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ADFinlayson - No the frets aren't sticking out, what cuts into the palm is the edge of the fretboard and that could be solved by Curtisa's suggestions. What is most annoying is that the fretboard is straight-edged over the body then starts to curve past the 16th fret

Curtisa - thanks that's good advice

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2 hours ago, Crusader said:

ADFinlayson - No the frets aren't sticking out, what cuts into the palm is the edge of the fretboard and that could be solved by Curtisa's suggestions. What is most annoying is that the fretboard is straight-edged over the body then starts to curve past the 16th fret

Curtisa - thanks that's good advice

Weird, I start the curve of the neck inside the fretboard edge on my builds, I find it makes for a more comfortable feeling neck. But if the edge of your fretboard is sharp, I guess just going over that edge carefully with a scraper would knock and sharpness off. I see what you mean where the fretboard goes from straight to curved at the 16th, I wouldn't worry about that though, @ScottR gave me some fantastic advice the other day - some thing along the lines of. I know you can't unsee that, but to everyone else it looks perfectly normal. So Joe Bloggs guitarist will never even notice it.

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5 hours ago, curtisa said:

I'd almost consider that just extending the contour of the neck profile to include the edges of the fretboard. Some people may even prefer it, particularly those players used to wide/skinny neck profiles. You could always gently round over the top edges of the fretboard to eliminate any potential sharpness and just blend the fretboard edges near the heel a bit further to ease up the transistion between profiled fretboard edges and where the body meets the neck

If it were me I'd finish it as is and sell it as a one-of-a-kind comfort feature, rather than trying to bandaid it back to its original shape or expend even more energy cutting it out and rebuilding a new neck.

I actually make all my necks that way on purpose. I roll over the edge of the fretboard like @curtisa suggests and dress the fret ends to match. I don't make heels on my necks; instead I carve them to blend with the body at the join. My fretboards are also straight sided from the end to where the neck join carve starts, at which point it angles back like yours does. I find it very comfortable and it allows me to leave a little more meat under the truss rod and still feel quite thin, because the neck carve begins in the fretboard instead of below it.

SR

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Yet one idea:

Expand the idea of binding to the neck as well to create a semi laminated neck. That would allow for reshaping the neck. A contrasting 0,5 mm veneer would allow for using the same wood without looking cheap.  It would be relatively easy to do at the heel but blending it into the headstock might be problematic with the veneer in place.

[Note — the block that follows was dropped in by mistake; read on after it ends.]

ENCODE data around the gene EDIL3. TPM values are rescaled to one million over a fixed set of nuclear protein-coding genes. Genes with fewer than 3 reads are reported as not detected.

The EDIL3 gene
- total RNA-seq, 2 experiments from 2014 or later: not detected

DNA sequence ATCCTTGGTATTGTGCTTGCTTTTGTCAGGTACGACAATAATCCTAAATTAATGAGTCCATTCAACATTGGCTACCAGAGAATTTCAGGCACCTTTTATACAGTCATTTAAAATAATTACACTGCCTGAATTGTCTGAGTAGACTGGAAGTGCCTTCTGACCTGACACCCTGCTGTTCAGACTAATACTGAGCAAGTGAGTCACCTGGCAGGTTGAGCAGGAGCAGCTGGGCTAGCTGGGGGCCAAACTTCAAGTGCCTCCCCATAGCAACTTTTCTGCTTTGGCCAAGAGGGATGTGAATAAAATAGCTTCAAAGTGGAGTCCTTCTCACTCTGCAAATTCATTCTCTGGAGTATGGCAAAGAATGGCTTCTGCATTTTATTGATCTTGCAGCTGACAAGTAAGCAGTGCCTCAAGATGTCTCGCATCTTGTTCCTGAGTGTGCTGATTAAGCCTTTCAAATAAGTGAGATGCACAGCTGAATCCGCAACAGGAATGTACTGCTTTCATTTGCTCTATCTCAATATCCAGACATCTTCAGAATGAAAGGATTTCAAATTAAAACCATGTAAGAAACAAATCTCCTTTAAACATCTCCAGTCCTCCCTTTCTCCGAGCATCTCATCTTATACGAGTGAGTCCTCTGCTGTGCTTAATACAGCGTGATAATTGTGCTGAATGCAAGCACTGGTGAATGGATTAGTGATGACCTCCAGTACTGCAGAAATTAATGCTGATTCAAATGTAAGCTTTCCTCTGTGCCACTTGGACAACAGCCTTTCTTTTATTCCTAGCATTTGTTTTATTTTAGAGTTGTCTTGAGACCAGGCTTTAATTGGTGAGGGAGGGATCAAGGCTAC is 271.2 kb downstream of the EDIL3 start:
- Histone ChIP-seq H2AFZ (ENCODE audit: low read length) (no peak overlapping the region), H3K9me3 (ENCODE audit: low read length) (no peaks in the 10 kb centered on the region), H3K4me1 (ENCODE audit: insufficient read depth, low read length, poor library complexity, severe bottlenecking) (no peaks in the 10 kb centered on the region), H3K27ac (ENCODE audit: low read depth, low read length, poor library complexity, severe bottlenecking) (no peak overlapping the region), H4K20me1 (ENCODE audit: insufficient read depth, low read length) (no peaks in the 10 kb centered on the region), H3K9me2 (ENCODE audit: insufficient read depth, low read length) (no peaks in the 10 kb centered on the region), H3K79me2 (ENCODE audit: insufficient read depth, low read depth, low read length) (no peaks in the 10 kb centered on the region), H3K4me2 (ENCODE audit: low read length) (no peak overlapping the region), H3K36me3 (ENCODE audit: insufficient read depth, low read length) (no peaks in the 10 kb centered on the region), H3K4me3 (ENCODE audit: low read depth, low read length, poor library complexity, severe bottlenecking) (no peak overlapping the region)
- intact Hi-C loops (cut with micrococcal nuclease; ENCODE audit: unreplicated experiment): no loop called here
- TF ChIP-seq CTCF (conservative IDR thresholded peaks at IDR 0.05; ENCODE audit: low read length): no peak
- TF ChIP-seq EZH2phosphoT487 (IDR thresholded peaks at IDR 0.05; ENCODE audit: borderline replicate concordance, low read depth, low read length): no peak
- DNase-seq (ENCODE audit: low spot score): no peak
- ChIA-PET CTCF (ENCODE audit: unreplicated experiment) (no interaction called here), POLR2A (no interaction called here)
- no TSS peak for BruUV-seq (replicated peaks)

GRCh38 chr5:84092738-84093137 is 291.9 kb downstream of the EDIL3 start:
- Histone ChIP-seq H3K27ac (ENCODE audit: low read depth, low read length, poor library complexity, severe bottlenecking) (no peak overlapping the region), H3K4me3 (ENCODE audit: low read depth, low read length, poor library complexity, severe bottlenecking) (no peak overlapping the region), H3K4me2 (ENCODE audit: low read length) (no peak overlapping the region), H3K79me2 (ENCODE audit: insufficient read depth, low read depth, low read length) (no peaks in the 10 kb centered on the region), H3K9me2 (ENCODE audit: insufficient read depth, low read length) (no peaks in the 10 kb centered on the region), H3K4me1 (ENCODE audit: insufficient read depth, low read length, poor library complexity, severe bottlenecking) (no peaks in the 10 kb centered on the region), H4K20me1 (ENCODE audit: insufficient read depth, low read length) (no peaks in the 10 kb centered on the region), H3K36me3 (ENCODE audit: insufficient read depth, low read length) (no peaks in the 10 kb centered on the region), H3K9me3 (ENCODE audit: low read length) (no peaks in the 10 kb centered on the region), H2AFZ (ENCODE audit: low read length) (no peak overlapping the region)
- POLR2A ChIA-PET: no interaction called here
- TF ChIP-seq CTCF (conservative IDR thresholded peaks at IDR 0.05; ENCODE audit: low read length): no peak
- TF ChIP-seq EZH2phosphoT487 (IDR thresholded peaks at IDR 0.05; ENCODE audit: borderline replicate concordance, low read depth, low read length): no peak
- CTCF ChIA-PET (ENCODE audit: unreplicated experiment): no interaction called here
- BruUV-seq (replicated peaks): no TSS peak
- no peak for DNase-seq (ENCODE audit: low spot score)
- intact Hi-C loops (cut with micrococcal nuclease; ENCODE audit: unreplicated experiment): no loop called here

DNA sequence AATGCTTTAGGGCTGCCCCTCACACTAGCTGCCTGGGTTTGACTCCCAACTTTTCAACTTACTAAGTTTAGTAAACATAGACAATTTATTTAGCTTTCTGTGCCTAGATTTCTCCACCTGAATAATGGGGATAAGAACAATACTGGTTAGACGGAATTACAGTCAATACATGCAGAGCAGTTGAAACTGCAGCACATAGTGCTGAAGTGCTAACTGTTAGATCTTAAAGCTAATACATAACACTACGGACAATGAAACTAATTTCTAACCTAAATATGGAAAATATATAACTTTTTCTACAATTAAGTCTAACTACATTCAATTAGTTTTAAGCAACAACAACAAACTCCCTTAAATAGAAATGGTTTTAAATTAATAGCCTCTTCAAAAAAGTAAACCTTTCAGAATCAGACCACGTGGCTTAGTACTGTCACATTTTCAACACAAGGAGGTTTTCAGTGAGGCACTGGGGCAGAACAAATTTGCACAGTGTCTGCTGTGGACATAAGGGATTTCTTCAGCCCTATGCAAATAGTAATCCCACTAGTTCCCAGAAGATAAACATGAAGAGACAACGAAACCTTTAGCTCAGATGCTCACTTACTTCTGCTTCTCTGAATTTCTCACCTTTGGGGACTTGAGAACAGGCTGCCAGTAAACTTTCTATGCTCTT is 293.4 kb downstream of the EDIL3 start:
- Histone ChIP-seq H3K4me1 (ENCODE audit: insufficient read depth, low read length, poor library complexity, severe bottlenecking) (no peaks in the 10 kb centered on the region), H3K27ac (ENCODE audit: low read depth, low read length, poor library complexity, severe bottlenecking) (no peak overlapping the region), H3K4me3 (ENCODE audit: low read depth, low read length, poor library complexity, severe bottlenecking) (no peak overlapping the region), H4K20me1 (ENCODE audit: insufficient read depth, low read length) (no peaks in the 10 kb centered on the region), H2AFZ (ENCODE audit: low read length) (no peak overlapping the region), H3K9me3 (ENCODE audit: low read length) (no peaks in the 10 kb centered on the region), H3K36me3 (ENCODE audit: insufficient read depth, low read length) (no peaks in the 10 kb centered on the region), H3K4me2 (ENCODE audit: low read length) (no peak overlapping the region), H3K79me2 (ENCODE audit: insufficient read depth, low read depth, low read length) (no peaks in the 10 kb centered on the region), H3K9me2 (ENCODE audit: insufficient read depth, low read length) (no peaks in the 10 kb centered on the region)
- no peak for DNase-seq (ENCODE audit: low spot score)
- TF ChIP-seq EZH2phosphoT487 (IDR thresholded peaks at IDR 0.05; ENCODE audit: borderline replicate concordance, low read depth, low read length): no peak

That said, what @curtisa and @ScottR said are better alternatives unless you really need to get the edge square.

Nekfix.thumb.JPG.eb0095be8be957bf8e00624d0f0ffec8.JPG

Edited by Bizman62

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Yes the most important thing to consider is how much it means to me, how much I want it to be like a Gibson and how much effort I want to put in. The thing is once I've chosen which path I take I can't bail out and decide to go another

Thanks for all your replies, it does help

Bizman62 I didn't mention it but I considered that idea, it would end up virtually being a 3-piece neck and would lose any benefit of being one-piece. But good call though, thanks for the suggestion. I might consider a variation of that idea - just router the surface and glue on a piece which would end up just being a thin layer. I've done such things before and had good results but not in such a critical area

However I think it would be wiser to stick to doing something simple and not be concerned about the fretboard edge not being square. Thanks for those suggestions guys

So just for the record here are some photos showing just what the problem is, they are mostly self-explanatory

IMG_3660.thumb.JPG.a68fda2c3dadec907e2555511c89ae11.JPGIMG_3663.thumb.JPG.42d76325ed083dbfee079999566dd867.JPGIMG_3661.thumb.JPG.5c7f592edfc28c1beb12d5c0c2bb90b1.JPGIMG_3662.thumb.JPG.61625e838c668824df30617b13632d36.JPG

 

IMG_3654.thumb.JPG.356f3eab4bf0a93dfcd7bcdcfd07be26.JPG

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Yes, the last shot really explained the issue at hands. 😍

As the images #3 and #4 show, you've already jumped off the path of it being a carbon copy of a Gibson neck.

The angle doesn't look bad at all, only a few degrees. Out of curiosity I used your method on my '94 Fender AmStd Strat and to me it looked like it was angled both ways, i.e. similarly to yours and rounded inwards.

An easy way to make the sharp edge to feel more "played in" is take a piece of 400 grit wet'n'dry, fold it to an inch diameter slightly flattened roll which you can tweak around your mid finger and lightly run along the fretboard edge. That will round the ends of the frets at the same time, the laziest and fastest way to do that.

frtend.JPG.4b2008a7feeaab7a82c63c0045b65072.JPG

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Thanks guys yes I'm a Goose!

Bizman62 I thought that was some weird kind of "Smiley-Face" and then realised it represents fingers. Yes thats a good idea. However it reminds me of something else you use wet-n-dry for; have you ever polished the ports on a Honda CR500?